Restrictive Covenants are a legal tool used by employers to protect their business interests from damage by former employees.  There have been public concerns raised that these are being used in an unfair way by employers, and as a result restrictive covenants have recently undergone significant scrutiny and changes are being made to UK employment law.

In this article, we explore the different types of restrictive covenant and explain some of the proposed changes.

Understanding Restrictive Covenants

Restrictive covenants are contractual clauses that are commonly integrated into employment contracts and directors’ service agreements.  These clauses serve as a safeguard for a company’s confidential information and aim to prevent former employees from engaging in activities that may harm the business.

They usually fall into four distinct categories:

  1. Non-Compete Clauses prevent former employees from joining competing businesses or initiating their own competing ventures for a specified period, typically within a defined geographic region.
  2. Non-Solicitation Clauses prohibit ex-employees from approaching the company’s clients and customers for a predetermined duration after leaving.
  3. Non-Dealing Clauses prevent ex-employees from doing business with the company’s clients and customers for a predetermined duration after leaving.
  4. Non-Poaching Clauses restrict former employees from enticing or hiring current employees away from the company for a set period of time after the termination of their employment.

What is the Revised Legal Landscape?

Earlier this year, the Government announced that it will be introducing new legislation to place a statutory limit on the length of non-compete clauses of three months.  Currently these typically vary in length from 3 up to 18 months, depending on the seniority of the individual.  The more senior, the longer the term as the potential to damage the business is greater.

It is expected that this change will make it easier for workers, including those who are highly skilled, to be able to move to a competitor or to start a competing business.  It is also expected to make it easier for businesses to fill vacancies and attract better candidates.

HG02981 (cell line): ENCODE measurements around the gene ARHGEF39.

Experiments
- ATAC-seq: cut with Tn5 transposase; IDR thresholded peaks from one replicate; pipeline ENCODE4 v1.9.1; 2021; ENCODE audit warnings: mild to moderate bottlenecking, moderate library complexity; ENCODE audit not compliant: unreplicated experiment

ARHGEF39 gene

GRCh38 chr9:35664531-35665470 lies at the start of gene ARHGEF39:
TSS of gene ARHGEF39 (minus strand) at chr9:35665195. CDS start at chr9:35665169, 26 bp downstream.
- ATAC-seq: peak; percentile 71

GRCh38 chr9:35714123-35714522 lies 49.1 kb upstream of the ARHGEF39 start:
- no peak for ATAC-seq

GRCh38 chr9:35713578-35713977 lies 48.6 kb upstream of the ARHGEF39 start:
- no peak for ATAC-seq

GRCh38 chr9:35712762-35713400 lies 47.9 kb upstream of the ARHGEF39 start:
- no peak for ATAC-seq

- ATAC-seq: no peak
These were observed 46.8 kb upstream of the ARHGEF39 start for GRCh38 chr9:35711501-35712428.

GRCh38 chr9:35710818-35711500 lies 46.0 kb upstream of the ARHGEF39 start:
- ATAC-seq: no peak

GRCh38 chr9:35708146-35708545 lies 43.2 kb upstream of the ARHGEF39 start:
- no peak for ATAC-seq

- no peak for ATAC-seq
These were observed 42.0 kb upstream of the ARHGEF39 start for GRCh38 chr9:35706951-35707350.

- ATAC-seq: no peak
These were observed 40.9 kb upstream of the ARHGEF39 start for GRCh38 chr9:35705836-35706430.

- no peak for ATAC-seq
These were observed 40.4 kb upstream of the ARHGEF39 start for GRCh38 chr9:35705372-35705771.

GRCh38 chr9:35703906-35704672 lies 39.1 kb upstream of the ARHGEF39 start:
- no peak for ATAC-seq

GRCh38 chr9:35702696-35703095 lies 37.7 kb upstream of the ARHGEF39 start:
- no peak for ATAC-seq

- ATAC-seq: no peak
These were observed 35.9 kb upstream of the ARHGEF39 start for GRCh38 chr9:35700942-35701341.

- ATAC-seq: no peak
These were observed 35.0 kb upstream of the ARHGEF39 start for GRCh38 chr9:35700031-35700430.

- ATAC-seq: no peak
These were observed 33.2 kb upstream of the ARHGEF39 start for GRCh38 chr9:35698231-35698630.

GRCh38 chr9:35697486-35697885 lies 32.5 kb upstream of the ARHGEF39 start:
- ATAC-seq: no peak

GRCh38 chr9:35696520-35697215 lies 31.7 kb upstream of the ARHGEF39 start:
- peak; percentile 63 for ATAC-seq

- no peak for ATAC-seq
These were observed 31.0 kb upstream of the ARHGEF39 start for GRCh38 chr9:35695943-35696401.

Apart from the length of restrictions, the UK courts will also look at several other factors when deciding whether restrictive covenants are enforceable on an employee:

  1. Reasonable and Essential:  UK courts closely scrutinise whether restrictive covenants are reasonable and genuinely essential to protect a legitimate business interest.  The aim is to strike a fair balance between safeguarding the employer’s interests and ensuring that the former employee can earn a living.
  2. Transparency Matters:  Employers must ensure that these clauses are clear and unambiguous within employment contracts.  Any ambiguity may result in difficulties when it comes to enforcement.
  3. Duration and Geography:  Courts assess both the duration and geographical scope of non-compete clauses, with a focus on avoiding overly broad restrictions that go beyond what is reasonable to protect the business.
  4. Consideration Required:  For restrictive covenants to be legally binding, they must be supported by consideration.  This means that employees must receive something of value, such as a job offer or a promotion, in return for accepting these restrictions.

How can Backhouse Solicitors help?

Restrictive covenants are a complicated area of employment law, and it isn’t always obvious whether they will be enforceable in a court without looking at the wider circumstances.  If you would like to include them in contracts of employment or director’s service agreements for your business then we recommend taking specialist legal advice to ensure that they achieve the goals that you want and won’t be thrown out if you try to enforce them with injunction proceedings.

For help and advice on restrictive covenants or any other aspects of employment law, contact us today to arrange a free initial consultation with one of our expert employment team.

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